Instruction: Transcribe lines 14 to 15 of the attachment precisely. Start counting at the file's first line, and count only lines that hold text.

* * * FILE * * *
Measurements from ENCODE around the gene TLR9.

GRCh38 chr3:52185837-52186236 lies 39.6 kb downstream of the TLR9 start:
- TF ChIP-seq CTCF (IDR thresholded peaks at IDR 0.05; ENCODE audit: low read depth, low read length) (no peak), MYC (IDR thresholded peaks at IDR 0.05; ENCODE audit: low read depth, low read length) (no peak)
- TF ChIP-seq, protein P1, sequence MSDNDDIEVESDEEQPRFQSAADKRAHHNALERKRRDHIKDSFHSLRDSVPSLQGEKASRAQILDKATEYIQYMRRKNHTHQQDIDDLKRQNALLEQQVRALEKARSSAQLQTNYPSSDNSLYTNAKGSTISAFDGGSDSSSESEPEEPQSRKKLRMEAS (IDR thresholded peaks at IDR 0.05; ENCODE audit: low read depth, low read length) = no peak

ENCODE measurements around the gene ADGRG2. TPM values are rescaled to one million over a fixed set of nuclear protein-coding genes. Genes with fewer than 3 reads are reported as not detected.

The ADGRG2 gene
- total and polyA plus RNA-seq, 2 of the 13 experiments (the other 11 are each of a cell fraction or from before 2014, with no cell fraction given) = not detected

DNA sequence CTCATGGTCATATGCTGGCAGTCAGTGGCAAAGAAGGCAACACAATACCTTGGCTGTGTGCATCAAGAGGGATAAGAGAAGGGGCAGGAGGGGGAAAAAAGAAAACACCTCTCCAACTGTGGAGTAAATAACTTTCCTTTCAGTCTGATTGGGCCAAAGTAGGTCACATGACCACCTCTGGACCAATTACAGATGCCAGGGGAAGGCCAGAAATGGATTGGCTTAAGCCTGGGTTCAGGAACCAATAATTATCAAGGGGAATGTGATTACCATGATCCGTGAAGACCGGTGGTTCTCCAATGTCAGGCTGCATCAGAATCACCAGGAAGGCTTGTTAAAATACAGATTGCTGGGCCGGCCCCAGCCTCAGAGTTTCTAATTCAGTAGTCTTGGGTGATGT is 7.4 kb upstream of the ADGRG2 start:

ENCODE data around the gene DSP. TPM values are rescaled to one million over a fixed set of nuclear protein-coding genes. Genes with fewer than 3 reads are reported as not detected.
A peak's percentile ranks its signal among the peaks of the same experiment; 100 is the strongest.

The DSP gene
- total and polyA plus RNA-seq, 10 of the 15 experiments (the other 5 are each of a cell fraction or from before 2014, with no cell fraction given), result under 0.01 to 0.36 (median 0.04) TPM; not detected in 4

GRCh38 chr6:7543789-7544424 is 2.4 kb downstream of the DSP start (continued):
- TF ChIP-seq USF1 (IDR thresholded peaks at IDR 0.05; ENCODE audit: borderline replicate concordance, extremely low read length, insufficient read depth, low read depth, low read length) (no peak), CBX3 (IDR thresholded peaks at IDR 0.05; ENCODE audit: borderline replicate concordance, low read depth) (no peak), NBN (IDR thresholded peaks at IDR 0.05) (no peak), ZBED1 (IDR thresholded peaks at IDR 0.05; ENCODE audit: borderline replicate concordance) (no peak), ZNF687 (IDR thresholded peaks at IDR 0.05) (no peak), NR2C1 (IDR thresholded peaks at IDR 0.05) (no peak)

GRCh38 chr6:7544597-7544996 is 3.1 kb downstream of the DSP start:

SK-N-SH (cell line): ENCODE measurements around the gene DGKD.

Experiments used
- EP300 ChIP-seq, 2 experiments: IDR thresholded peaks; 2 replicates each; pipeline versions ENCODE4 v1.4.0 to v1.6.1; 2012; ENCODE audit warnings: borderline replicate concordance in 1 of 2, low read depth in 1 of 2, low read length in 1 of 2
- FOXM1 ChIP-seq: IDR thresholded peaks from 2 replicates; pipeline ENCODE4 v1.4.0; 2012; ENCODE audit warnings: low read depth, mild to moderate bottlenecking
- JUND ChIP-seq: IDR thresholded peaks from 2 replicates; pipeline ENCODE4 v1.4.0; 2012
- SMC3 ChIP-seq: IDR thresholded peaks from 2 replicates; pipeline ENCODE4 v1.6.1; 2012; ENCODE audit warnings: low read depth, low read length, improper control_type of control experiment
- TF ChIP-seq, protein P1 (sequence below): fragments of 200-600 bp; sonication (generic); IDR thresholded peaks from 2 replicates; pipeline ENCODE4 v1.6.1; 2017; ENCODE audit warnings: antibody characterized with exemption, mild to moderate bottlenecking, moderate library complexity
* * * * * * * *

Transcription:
- TF ChIP-seq USF1 (IDR thresholded peaks at IDR 0.05; ENCODE audit: borderline replicate concordance, extremely low read length, insufficient read depth, low read depth, low read length) (no peak), CBX3 (IDR thresholded peaks at IDR 0.05; ENCODE audit: borderline replicate concordance, low read depth) (no peak), NBN (IDR thresholded peaks at IDR 0.05) (no peak), ZBED1 (IDR thresholded peaks at IDR 0.05; ENCODE audit: borderline replicate concordance) (no peak), ZNF687 (IDR thresholded peaks at IDR 0.05) (no peak), NR2C1 (IDR thresholded peaks at IDR 0.05) (no peak)

GRCh38 chr6:7544597-7544996 is 3.1 kb downstream of the DSP start: